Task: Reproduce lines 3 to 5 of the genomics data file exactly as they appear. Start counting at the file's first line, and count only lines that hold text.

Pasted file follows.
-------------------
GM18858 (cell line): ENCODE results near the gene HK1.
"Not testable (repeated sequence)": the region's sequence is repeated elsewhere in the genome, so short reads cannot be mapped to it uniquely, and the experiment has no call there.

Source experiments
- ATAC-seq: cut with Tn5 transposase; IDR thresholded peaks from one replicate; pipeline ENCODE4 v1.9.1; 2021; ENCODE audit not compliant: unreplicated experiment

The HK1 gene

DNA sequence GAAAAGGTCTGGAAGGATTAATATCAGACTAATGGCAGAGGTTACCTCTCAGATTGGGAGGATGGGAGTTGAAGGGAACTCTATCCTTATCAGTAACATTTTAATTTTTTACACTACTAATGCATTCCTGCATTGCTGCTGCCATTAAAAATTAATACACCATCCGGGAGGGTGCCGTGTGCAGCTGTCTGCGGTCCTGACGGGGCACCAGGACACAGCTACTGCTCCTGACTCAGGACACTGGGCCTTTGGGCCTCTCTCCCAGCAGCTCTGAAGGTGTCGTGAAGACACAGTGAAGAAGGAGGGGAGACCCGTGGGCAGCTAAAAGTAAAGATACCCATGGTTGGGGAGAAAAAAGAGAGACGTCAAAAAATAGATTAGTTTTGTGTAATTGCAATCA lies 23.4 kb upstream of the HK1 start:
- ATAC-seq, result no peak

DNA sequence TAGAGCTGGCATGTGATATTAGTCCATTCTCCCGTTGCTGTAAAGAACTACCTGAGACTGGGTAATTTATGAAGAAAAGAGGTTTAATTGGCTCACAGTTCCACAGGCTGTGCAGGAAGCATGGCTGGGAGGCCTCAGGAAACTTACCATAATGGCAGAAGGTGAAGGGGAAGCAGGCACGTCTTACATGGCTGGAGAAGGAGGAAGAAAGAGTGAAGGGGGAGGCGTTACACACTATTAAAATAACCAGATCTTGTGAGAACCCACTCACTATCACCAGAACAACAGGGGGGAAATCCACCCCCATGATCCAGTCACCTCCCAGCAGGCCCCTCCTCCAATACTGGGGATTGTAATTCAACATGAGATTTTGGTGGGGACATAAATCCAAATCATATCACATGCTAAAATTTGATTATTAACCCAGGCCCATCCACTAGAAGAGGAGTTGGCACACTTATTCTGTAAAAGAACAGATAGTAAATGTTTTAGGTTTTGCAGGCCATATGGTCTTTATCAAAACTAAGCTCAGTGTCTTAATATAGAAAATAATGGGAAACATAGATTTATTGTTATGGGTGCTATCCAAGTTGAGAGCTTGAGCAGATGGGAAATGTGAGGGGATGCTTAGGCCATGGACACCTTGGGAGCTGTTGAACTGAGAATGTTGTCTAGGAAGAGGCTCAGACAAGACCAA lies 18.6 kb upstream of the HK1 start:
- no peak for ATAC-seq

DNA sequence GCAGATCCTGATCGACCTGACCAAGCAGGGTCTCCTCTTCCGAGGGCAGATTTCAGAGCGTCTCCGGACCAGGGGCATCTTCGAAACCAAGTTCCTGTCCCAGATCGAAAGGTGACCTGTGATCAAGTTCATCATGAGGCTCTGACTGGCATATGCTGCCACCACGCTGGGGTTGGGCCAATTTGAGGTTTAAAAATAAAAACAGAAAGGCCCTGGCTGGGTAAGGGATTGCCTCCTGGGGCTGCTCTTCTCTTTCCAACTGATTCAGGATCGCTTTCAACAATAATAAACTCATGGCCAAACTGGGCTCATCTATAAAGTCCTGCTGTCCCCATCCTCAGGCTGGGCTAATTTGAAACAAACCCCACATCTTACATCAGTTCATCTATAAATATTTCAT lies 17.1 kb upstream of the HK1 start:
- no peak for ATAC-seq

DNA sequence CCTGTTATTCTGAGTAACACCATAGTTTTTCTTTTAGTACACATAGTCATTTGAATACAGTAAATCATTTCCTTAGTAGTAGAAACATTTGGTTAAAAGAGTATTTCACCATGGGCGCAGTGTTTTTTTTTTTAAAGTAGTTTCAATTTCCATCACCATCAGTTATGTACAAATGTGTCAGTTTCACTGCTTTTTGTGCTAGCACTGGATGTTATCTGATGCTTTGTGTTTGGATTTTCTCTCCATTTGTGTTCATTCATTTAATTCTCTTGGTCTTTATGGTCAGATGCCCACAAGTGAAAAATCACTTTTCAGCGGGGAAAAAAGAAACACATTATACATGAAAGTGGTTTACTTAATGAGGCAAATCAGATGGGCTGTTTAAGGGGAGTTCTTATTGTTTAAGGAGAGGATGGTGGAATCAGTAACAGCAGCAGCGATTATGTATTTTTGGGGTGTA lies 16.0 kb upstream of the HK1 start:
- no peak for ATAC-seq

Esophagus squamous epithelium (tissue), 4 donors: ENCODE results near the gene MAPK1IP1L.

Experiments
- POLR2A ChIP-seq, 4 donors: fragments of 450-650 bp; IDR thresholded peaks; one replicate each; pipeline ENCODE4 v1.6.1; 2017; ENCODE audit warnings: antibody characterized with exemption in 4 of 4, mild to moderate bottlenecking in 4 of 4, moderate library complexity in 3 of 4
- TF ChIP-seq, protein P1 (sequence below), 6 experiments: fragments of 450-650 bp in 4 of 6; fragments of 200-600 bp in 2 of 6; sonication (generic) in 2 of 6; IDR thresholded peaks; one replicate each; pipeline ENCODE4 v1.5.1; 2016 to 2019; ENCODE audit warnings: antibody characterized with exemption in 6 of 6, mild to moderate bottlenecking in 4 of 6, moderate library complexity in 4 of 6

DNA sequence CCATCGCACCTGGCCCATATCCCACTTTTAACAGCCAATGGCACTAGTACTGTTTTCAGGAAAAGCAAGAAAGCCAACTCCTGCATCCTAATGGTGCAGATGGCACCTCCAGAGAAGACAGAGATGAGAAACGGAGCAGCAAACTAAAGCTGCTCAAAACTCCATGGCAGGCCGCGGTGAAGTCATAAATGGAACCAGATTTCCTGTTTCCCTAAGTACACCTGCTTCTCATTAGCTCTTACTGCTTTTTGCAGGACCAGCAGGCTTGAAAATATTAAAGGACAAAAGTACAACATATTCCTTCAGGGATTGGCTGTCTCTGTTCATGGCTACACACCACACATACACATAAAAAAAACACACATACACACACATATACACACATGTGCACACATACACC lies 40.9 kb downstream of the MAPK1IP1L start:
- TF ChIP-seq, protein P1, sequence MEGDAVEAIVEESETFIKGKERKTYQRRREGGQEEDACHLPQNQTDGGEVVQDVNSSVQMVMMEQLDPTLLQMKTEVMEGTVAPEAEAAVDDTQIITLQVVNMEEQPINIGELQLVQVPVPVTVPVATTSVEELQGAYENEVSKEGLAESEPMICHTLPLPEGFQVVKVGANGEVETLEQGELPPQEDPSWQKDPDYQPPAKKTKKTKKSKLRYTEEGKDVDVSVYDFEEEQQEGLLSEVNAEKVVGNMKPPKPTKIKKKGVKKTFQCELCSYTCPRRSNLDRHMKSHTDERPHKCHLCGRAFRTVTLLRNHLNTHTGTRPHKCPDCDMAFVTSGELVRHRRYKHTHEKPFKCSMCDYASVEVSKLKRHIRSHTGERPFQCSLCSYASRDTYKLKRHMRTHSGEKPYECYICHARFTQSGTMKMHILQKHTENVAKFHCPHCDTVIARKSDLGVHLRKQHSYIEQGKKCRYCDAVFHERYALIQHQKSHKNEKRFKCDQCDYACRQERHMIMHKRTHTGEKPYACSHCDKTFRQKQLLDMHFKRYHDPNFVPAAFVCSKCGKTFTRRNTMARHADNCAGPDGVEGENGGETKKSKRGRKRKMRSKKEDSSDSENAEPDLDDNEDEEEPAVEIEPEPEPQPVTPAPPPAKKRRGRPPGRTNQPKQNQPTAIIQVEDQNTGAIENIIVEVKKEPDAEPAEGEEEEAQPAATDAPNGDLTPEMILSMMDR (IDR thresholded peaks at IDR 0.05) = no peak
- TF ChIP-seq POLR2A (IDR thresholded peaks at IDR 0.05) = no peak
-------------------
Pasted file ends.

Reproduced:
Source experiments
- ATAC-seq: cut with Tn5 transposase; IDR thresholded peaks from one replicate; pipeline ENCODE4 v1.9.1; 2021; ENCODE audit not compliant: unreplicated experiment

The HK1 gene